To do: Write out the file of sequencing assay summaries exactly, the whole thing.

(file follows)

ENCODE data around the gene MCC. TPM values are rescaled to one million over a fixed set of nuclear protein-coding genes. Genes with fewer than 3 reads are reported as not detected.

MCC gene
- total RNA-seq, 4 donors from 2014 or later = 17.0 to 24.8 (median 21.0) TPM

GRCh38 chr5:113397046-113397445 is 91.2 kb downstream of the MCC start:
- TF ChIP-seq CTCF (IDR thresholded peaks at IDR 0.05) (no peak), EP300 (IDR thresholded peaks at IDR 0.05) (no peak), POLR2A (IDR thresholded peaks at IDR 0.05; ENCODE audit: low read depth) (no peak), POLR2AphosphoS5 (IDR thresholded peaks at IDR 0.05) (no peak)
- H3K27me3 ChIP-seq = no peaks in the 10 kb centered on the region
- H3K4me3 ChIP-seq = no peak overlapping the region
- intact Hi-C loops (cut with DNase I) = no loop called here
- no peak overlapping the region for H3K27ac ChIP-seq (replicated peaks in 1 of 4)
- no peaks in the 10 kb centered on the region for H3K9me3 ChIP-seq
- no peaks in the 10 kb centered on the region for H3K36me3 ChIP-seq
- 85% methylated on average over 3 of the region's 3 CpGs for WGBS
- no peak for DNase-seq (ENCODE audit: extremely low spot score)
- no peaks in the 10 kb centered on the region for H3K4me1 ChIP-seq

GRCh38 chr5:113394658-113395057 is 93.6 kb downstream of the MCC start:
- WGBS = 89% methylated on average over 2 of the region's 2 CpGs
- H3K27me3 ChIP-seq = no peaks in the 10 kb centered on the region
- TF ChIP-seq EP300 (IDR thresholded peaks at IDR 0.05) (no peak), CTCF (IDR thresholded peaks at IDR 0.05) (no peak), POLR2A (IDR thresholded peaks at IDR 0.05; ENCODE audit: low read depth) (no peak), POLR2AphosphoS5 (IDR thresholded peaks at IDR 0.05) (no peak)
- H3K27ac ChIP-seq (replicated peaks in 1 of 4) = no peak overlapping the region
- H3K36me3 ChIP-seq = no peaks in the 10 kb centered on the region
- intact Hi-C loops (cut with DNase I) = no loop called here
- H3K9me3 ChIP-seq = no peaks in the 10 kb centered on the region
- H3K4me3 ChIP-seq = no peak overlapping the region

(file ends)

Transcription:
ENCODE data around the gene MCC. TPM values are rescaled to one million over a fixed set of nuclear protein-coding genes. Genes with fewer than 3 reads are reported as not detected.

MCC gene
- total RNA-seq, 4 donors from 2014 or later = 17.0 to 24.8 (median 21.0) TPM

GRCh38 chr5:113397046-113397445 is 91.2 kb downstream of the MCC start:
- TF ChIP-seq CTCF (IDR thresholded peaks at IDR 0.05) (no peak), EP300 (IDR thresholded peaks at IDR 0.05) (no peak), POLR2A (IDR thresholded peaks at IDR 0.05; ENCODE audit: low read depth) (no peak), POLR2AphosphoS5 (IDR thresholded peaks at IDR 0.05) (no peak)
- H3K27me3 ChIP-seq = no peaks in the 10 kb centered on the region
- H3K4me3 ChIP-seq = no peak overlapping the region
- intact Hi-C loops (cut with DNase I) = no loop called here
- no peak overlapping the region for H3K27ac ChIP-seq (replicated peaks in 1 of 4)
- no peaks in the 10 kb centered on the region for H3K9me3 ChIP-seq
- no peaks in the 10 kb centered on the region for H3K36me3 ChIP-seq
- 85% methylated on average over 3 of the region's 3 CpGs for WGBS
- no peak for DNase-seq (ENCODE audit: extremely low spot score)
- no peaks in the 10 kb centered on the region for H3K4me1 ChIP-seq

GRCh38 chr5:113394658-113395057 is 93.6 kb downstream of the MCC start:
- WGBS = 89% methylated on average over 2 of the region's 2 CpGs
- H3K27me3 ChIP-seq = no peaks in the 10 kb centered on the region
- TF ChIP-seq EP300 (IDR thresholded peaks at IDR 0.05) (no peak), CTCF (IDR thresholded peaks at IDR 0.05) (no peak), POLR2A (IDR thresholded peaks at IDR 0.05; ENCODE audit: low read depth) (no peak), POLR2AphosphoS5 (IDR thresholded peaks at IDR 0.05) (no peak)
- H3K27ac ChIP-seq (replicated peaks in 1 of 4) = no peak overlapping the region
- H3K36me3 ChIP-seq = no peaks in the 10 kb centered on the region
- intact Hi-C loops (cut with DNase I) = no loop called here
- H3K9me3 ChIP-seq = no peaks in the 10 kb centered on the region
- H3K4me3 ChIP-seq = no peak overlapping the region